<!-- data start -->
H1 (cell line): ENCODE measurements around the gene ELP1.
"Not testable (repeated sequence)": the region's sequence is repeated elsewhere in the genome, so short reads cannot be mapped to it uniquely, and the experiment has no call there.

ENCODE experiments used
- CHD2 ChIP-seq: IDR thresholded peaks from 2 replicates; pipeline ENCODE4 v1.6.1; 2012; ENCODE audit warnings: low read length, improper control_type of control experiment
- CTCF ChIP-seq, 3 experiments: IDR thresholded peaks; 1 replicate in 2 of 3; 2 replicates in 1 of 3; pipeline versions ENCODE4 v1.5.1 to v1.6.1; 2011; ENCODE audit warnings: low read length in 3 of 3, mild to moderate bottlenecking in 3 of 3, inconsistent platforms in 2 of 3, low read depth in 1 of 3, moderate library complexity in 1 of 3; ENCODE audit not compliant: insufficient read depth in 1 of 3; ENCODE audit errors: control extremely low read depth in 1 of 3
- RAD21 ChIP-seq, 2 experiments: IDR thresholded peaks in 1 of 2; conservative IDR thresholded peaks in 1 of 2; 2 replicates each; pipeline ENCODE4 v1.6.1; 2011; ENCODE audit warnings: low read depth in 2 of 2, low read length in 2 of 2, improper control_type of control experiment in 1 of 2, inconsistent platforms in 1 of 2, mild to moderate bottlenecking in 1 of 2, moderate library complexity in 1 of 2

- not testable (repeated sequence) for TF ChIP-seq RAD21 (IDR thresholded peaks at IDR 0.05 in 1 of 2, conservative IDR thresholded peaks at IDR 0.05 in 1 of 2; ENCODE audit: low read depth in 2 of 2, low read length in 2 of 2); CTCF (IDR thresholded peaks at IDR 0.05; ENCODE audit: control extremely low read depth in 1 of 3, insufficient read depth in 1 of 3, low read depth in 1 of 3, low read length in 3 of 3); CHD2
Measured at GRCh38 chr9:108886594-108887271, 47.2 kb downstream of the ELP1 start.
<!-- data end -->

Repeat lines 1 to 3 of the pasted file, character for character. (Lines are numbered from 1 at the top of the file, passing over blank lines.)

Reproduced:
H1 (cell line): ENCODE measurements around the gene ELP1.
"Not testable (repeated sequence)": the region's sequence is repeated elsewhere in the genome, so short reads cannot be mapped to it uniquely, and the experiment has no call there.

ENCODE experiments used